Stranded In Stereo: Lollapalooza 2008, Part One

Thursday, August 7, 2008

Lollapalooza 2008, Part One

I’m now four days removed from this year’s Lollapalooza, and I find myself thanking God that nothing happened to me that would project flashbacks a la Vietnam. I still have matching bruises on my knees, albeit they are fading. My jaw, which suffered a blow from what I’m pretty sure was an unintentional fist thrown, has recovered. I’m now writing this finally, days later, in a car after a much-needed rest on the shores of New Jersey. You could now refer to this part of my vacation as Part One Million: The Sickening. My throat, sore and scratchy from the most yelling I have done in 24 years, finally gave way to a snotty head cold, probably from living in a hotel the past seven days surrounded by germs, air conditioning and cigarette smoke.

But what brought us here? What has brought us to a moment that, a week after we touched down in Chicago, finds me even more under rest than before?


I had never seen a line like this. It might as well have just gone around the entire diameter of Grant Park. It wasn’t like this last year; honestly Gianni and I don’t remember it being this bad. The mass of people outside of the Lolla locale was nothing like I had see before in my life. Maybe it was because nine hours later, Radiohead would grace the AT&T stage and would go on to play an amazing two hour set to somewhere in the neighborhood of 70,000. What was the biggest downfall was after reaching the front gates, people were just walking in: we didn’t need to wait in line anyway.

We missed Bang Camaro start the day off, but we headed to the South end of the park anyway. Holy Fuck was the first band on the AT&T stage; people were already drinking their $5 Bud products, passing J’s and lord knows what else as turntableism was in battle with a furious live drum kit. I honestly had never been so hot in my life and I’m pretty sure day one, known in my group as The Bitchening, was the hotter than any day Gianni and I took in last year.

We planted are hooves and then asses in front of the MySpace stage, trying to stay cool as we awaited Rogue Wave to get their set started. I knew it was probably going to be the best Rogue Wave show I had ever seen – the band have many a time professed a love for the Windy City, as evident in the track “Chicago X 12”, a song about playing in Chi City. Before they even took stage, the Q101 DJ’s who introduced them had already made reference to the fact that the band, who had a song called “Lake Michigan”, was playing right before it. The set was odd: they opened with typical closer “Love’s Lost Guarantee” and closed on the assault of “Harmonium” which just signaled a great day was ahead for all. I also probably had sweat out five or so pounds, but I really didn’t seem to mind at all. I just did my best to stay hydrated and in the shade when I could.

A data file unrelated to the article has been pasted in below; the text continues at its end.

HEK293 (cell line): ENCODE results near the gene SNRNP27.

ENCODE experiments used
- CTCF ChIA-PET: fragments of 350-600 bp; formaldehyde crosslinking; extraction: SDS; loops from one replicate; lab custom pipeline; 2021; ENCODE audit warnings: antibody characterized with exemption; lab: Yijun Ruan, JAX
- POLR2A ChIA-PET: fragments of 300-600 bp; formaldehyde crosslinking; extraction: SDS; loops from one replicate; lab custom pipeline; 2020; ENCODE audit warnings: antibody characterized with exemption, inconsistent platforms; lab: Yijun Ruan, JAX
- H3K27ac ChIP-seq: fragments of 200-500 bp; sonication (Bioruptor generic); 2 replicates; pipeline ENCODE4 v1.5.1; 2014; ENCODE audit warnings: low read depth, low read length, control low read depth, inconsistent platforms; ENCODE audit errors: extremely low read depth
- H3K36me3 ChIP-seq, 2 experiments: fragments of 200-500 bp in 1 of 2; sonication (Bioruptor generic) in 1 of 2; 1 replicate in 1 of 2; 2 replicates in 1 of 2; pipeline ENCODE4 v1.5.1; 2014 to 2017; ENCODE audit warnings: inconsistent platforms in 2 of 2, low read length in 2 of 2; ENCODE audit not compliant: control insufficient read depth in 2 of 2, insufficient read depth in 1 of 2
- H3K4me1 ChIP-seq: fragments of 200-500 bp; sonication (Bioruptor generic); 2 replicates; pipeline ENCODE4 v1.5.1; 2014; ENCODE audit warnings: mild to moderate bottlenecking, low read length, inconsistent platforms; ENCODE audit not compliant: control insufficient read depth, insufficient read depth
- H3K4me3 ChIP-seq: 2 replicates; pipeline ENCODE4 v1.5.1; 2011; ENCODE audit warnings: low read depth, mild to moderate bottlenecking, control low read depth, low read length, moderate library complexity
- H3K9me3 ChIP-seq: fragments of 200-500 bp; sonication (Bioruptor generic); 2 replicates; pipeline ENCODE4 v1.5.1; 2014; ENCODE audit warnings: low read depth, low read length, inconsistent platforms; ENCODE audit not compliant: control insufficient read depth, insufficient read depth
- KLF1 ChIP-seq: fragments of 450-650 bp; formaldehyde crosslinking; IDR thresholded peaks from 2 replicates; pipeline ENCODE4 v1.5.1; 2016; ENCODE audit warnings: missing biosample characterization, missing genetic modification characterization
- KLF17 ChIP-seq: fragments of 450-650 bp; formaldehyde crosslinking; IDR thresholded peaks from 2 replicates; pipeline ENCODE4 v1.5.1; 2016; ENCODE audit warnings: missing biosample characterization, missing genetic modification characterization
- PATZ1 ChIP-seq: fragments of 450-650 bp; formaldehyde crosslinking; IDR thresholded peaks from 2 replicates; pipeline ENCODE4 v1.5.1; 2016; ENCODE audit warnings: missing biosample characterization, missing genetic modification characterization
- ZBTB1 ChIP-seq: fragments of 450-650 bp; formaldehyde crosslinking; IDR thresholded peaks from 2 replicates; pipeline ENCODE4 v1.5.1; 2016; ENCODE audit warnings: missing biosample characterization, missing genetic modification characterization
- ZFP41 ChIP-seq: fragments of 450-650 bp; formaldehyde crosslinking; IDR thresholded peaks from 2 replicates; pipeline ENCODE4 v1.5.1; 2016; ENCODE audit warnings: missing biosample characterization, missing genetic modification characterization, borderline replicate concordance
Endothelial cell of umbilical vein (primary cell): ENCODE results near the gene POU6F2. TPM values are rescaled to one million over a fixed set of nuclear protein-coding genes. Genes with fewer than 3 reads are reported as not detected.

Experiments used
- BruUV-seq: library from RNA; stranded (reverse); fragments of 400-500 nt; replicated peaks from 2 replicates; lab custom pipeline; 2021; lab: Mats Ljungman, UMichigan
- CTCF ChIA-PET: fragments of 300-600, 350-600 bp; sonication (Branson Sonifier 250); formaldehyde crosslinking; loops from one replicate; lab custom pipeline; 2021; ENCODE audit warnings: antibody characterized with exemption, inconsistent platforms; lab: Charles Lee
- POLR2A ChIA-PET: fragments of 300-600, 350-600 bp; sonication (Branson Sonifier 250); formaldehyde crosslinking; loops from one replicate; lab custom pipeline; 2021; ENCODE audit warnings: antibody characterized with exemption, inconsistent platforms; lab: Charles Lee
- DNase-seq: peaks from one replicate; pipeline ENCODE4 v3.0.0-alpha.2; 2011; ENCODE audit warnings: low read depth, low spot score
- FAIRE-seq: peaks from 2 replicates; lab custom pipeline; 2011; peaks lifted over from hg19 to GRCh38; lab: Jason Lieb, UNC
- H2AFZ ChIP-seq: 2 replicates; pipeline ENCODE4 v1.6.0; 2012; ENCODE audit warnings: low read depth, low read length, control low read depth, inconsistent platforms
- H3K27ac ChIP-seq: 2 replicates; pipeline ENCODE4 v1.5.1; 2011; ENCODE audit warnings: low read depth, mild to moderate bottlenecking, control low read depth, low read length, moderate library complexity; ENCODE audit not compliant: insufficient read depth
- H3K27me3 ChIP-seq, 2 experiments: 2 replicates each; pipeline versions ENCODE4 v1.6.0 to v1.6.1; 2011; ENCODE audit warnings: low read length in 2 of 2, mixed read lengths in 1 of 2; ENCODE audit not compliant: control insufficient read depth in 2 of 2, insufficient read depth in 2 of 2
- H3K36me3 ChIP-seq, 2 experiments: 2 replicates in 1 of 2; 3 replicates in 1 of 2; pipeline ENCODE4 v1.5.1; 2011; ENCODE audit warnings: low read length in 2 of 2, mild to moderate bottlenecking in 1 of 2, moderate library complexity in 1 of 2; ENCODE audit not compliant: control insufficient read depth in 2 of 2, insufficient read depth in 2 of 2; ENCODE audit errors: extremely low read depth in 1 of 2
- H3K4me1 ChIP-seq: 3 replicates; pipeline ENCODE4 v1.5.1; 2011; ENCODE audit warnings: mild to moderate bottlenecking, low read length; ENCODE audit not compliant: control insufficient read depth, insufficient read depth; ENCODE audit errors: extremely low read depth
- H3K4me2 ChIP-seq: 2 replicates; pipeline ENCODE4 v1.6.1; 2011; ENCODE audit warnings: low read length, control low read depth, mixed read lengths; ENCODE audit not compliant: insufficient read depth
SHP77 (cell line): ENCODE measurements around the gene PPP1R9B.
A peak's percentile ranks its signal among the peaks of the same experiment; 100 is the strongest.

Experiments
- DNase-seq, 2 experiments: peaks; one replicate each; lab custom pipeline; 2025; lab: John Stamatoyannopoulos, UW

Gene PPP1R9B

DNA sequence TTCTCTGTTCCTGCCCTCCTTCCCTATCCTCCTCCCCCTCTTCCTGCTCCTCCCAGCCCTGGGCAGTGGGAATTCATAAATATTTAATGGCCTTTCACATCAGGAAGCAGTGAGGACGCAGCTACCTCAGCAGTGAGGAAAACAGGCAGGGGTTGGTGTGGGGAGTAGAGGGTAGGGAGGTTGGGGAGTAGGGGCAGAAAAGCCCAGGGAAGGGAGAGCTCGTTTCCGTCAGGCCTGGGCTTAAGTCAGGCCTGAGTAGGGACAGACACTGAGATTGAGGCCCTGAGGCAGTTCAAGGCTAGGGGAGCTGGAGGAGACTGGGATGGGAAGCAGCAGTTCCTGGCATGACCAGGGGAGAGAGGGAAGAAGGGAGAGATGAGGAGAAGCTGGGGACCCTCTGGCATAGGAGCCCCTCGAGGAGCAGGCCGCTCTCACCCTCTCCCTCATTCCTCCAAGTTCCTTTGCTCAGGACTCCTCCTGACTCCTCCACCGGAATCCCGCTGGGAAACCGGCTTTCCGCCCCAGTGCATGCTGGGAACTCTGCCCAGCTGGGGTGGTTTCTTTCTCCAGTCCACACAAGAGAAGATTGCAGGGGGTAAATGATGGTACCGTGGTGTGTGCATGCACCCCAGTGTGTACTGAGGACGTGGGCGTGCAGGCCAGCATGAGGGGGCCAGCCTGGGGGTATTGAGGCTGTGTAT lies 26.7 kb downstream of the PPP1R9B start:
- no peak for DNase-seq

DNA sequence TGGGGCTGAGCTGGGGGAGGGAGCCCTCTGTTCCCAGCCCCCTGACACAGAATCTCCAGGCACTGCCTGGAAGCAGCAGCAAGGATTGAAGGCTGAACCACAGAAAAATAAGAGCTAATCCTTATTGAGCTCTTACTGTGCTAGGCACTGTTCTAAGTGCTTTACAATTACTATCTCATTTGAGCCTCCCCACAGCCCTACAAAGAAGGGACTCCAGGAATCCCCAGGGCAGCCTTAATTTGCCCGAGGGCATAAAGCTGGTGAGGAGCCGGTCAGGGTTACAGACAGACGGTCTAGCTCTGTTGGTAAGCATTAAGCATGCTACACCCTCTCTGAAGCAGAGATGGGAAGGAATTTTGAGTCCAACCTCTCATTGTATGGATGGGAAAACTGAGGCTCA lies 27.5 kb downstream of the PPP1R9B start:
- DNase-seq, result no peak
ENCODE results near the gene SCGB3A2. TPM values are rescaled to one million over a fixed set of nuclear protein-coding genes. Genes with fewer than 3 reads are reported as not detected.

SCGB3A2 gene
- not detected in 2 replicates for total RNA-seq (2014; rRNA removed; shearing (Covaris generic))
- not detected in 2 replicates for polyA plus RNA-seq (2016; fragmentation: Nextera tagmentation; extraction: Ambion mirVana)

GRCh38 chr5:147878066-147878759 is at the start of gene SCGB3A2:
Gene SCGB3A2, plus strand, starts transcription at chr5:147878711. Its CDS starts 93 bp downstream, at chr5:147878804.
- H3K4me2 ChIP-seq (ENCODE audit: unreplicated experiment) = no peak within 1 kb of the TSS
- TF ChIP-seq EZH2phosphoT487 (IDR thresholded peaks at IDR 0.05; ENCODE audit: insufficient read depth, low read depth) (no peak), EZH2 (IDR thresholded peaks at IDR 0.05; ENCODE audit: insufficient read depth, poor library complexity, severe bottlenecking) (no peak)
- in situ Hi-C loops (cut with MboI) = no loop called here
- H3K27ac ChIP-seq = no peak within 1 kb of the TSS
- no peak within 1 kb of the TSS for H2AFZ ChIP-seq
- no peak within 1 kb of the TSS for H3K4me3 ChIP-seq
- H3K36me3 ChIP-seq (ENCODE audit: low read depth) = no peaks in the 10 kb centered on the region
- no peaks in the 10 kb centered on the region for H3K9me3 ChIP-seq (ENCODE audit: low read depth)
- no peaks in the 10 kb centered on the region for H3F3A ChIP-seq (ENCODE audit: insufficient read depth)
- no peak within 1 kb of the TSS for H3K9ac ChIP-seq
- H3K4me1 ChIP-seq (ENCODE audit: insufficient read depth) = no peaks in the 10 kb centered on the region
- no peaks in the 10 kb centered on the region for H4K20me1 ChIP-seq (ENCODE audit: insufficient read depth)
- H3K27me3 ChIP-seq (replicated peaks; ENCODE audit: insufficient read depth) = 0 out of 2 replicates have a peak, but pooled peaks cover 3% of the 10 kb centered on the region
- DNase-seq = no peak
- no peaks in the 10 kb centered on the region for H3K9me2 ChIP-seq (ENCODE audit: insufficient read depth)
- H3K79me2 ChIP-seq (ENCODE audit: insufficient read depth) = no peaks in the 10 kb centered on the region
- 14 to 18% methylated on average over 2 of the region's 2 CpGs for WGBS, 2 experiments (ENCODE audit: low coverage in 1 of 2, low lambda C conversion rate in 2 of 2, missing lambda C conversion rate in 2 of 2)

Conveniently, as in up the steps on the other side of the bushes on the Citi Stage, Louis XIV was the next band on our to see list. Before that, I did manage to let my ears pick up on a few moments of Yeasayer’s set from the AT&T stage and it actually really made me want to sit with All Hour Cymbals. Yeah, I’ll get right on that. I wasn’t sure where Louix XIV was from – I thought they were either from across the pond because of Jason Hill’s snide and snarky vocals, or Detroit. They’re actually from San Diego, but apparently hang out with their friends in Las Vegas that moonlight as The Killers from time to time. I thought I’d notice some of the songs from The Best Little Secrets Are Kept since it was all over during my college radio tenure, but really the only song I noticed was their minor hit “Finding Out True Love Is Blind”.

A sausage and Sweet Leaf lemonade later, we headed to the North end of the park for the first time all day so Gianni could catch the Black Keys tearing it up on the Bud Light stage. We got there right in time for them to start, missing every last possible second of Duffy’s set on the Playstation 3 stage. They catered to their fan base, not only playing their most recognizable songs like “Your Touch” and “10 AM Automatic”, but also songs form their Danger Mouse produced
Attack & Release.